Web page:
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I think below can be treated as replication tools :
3.Oracle Streams Only available in Enterprise Edition
5.[url https://forums.oracle.com/forums/thread.jspa?messageID=36895速]Oracle replication third party tools
6.[url http://docs.oracle.com/cd/B19306_01/server.102/b14226/reprepman.htm]Introduction to the Replication Management Tool
7.[url https://forums.oracle.com/forums/thread.jspa?threadID=514835]How to do replication in oracle 10g
Thanks girish :)
I want to replicate 5 tables, and the option is to use only of Oracle embedding free tools in 10g EE.
Does this mean I can have 5 kinds of replication types and possibilities?
1. Materialized Views.
2. Normal replication. (not-advance) > is this the opposite of "advance" replication?
3. Advance replication.
5. Standby Database.
Edited by: yxes2013 on 20.4.2013 1:53
Oracle supports two different forms of replication: basic and advanced replication.
With basic replication, data replicas provide read-only access to the table data that originates from a primary (master) site. Applications can query data from local data replicas to avoid network access regardless of network availability. However, applications throughout the system must access data at the primary site when updates are necessary.
Advanced (Symmetric) Replication
The Oracle advanced replication features extend the capabilities of basic read-only replication by allowing applications to update table replicas throughout a replicated database system. With advanced replication, data replicas anywhere in the system can provide both read and update access to a table's data. Participating Oracle database servers automatically work to converge the data of all table replicas, and ensure global transaction consistency and data integrity.
So, you have 4 options for replication :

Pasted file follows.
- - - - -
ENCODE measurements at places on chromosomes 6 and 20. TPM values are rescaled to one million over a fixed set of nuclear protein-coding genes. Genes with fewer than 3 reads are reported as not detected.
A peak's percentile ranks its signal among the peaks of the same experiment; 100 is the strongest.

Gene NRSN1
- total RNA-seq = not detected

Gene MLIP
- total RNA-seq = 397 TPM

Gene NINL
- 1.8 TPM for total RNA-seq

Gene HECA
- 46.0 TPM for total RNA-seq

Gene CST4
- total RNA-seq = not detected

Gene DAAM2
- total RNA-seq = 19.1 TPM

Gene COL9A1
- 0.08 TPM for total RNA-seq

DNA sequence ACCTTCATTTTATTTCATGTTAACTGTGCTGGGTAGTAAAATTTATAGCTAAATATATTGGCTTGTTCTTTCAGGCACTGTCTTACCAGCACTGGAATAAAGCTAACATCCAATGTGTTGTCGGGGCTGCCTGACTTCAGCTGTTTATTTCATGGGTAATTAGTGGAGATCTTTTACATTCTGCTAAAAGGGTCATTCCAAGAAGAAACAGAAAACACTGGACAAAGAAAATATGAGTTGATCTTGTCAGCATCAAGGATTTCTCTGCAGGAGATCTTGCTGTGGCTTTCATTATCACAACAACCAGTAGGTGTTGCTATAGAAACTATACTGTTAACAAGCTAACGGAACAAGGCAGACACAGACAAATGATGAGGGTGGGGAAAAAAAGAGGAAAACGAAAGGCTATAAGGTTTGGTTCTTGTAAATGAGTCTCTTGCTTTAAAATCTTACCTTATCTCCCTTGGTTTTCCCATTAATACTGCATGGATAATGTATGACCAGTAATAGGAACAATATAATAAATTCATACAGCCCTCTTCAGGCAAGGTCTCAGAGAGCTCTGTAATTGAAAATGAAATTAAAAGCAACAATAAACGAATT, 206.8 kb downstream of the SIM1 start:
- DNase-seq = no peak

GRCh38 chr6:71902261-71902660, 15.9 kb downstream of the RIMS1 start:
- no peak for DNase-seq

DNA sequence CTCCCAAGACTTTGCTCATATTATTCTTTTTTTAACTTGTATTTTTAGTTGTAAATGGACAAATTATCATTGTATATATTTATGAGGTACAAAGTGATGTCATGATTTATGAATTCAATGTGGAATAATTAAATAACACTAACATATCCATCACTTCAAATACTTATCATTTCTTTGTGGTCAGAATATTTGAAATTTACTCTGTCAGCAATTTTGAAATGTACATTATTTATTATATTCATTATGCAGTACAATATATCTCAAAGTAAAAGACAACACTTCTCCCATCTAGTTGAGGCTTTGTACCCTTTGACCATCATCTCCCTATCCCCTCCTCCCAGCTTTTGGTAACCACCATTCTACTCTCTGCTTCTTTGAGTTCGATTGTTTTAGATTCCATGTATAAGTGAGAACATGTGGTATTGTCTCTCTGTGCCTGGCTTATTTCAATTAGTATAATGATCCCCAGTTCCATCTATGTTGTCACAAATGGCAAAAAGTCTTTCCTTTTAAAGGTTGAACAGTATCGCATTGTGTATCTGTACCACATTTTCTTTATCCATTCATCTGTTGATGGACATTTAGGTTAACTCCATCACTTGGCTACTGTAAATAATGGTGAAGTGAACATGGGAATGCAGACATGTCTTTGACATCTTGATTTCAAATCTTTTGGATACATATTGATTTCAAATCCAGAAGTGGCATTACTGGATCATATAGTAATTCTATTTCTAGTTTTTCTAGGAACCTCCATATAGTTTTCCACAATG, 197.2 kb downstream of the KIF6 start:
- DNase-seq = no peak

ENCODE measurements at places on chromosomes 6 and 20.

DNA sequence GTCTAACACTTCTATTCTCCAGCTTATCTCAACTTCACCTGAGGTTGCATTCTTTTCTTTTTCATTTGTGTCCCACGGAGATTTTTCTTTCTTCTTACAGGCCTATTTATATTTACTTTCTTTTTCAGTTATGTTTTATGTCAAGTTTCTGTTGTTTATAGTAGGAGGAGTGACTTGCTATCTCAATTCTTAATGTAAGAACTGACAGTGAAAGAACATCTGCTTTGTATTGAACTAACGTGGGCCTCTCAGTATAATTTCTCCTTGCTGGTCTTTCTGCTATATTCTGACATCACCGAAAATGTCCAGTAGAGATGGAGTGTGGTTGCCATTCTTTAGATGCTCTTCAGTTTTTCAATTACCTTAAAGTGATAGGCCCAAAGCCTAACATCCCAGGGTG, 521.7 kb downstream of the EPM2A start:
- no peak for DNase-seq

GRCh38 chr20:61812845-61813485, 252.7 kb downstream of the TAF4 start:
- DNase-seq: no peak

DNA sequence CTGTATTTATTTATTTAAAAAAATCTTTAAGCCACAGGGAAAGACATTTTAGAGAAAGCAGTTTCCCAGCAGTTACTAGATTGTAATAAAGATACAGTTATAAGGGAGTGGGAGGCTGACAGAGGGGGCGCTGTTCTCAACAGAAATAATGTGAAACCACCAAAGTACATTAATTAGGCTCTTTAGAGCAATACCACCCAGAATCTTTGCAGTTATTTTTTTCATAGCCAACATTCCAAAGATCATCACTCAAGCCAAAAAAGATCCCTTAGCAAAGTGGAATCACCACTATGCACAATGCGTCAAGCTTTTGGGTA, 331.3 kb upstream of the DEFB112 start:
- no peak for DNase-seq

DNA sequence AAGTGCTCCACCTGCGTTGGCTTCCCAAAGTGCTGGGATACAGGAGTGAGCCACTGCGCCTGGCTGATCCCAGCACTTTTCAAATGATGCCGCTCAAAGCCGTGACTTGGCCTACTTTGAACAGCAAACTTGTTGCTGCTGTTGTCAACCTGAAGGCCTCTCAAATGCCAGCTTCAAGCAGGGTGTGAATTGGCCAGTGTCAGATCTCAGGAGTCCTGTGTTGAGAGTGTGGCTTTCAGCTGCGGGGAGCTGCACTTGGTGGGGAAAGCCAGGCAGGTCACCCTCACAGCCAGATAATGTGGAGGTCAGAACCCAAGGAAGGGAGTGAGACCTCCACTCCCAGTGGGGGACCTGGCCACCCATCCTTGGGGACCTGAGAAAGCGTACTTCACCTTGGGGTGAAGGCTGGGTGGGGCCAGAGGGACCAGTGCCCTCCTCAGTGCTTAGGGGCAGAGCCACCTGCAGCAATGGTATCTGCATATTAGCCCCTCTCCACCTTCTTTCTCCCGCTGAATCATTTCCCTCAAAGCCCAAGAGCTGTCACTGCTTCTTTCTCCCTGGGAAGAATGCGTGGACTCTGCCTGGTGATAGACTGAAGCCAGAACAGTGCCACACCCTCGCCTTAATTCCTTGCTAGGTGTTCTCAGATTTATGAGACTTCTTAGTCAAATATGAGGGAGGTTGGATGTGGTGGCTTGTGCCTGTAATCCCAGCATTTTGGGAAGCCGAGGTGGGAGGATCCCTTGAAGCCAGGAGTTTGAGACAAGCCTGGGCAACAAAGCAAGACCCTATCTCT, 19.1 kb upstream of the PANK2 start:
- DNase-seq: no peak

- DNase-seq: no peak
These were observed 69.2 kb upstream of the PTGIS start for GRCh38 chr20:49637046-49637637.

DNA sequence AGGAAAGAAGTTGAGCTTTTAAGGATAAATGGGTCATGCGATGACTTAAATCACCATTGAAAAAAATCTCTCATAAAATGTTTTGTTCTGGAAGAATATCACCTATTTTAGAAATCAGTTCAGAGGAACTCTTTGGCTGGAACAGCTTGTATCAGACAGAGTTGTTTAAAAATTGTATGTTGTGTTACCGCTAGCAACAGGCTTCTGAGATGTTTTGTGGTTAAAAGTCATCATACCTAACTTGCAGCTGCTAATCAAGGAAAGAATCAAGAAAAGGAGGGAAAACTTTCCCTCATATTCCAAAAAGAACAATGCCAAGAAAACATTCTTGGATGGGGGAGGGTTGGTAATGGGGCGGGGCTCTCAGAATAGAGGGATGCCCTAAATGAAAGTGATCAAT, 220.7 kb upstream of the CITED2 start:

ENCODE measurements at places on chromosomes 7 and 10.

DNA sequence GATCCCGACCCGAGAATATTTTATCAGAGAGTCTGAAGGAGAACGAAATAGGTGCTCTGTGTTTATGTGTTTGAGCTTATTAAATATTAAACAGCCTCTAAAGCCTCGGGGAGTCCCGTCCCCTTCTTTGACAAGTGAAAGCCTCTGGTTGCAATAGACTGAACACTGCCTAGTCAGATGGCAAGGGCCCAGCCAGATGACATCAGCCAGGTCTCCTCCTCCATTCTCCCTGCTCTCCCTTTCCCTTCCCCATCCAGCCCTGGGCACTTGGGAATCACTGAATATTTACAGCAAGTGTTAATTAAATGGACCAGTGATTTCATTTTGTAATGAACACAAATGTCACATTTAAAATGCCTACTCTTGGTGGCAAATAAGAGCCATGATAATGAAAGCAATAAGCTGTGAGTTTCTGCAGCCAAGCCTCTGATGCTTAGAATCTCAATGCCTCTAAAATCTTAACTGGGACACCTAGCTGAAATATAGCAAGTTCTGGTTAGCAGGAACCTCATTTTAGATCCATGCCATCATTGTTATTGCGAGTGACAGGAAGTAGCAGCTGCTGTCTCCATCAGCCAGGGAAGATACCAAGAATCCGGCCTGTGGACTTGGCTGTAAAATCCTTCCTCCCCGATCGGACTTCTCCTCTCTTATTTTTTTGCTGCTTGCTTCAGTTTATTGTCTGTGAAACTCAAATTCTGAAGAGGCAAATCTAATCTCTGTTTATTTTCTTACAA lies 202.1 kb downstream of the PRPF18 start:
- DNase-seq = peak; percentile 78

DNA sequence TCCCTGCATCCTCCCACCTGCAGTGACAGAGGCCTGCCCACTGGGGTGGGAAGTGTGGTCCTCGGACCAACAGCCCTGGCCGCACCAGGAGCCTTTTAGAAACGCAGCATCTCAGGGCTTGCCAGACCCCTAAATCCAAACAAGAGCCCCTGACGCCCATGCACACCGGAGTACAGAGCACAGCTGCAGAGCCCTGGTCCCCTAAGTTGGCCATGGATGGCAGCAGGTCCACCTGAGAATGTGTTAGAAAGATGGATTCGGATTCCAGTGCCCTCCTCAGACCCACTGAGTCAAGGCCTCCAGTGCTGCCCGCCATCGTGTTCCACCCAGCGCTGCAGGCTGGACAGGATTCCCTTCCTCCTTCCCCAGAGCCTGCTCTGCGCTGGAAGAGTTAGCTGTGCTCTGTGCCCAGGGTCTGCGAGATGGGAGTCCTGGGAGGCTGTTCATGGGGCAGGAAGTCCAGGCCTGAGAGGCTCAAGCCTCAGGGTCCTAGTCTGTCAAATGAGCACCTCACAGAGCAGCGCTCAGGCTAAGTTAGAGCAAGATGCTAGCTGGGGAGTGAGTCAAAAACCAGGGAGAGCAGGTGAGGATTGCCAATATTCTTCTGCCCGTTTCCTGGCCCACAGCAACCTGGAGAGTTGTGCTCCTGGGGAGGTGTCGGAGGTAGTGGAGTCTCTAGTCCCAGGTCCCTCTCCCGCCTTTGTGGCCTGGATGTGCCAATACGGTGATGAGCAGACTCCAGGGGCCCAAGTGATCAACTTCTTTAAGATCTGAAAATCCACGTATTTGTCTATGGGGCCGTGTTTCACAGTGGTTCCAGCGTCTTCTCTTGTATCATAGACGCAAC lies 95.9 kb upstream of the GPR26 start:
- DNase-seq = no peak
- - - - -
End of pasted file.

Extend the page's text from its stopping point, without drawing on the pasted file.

1.MVs a.k.a. Advanced Replication
Edited by: Girish Sharma on Apr 20, 2013 2:50 PM
Correction as per reply by Justin.
Options 1-3 appear to be the same thing. The question is whether you need bidirectional replication or unidirectional replication and whether you need transactional consistency across the tables. That will determine whether you need simple read-only materialized views, whether you need updatable materialized views, whether you need refresh groups, etc.
Unless your database contains only 5 tables, it seems highly unlikely that you would want to use a standby database. Particularly since in a number of previous threads you've indicated that you want to avoid using DataGuard (despite that being included with your enterprise edition license).
yxes2013 wrote:Huh? That sentence doesn't make any sense to me.
Yes, standby and dataguard is out since it always need to be down when updated.
So only advance replication uses materialized view, or view logs? what does basic replication uses?What you are referring to as "basic replication" uses materialized views. Advanced replication also uses materialized views. Both would generally use materialized view logs unless you really want to replicate every row in the table every time.
Huh? That sentence doesn't make any sense to me.I mean standby and dataguard are not my choices. :) so they are out of the picture.
So "snapshot" is for basic replication? and "materialized" view is for advance replication?
The first is read only and the 2nd is read-write?
I can not understand what hold the snapshot to be in read-write mode too? or what prohibits it?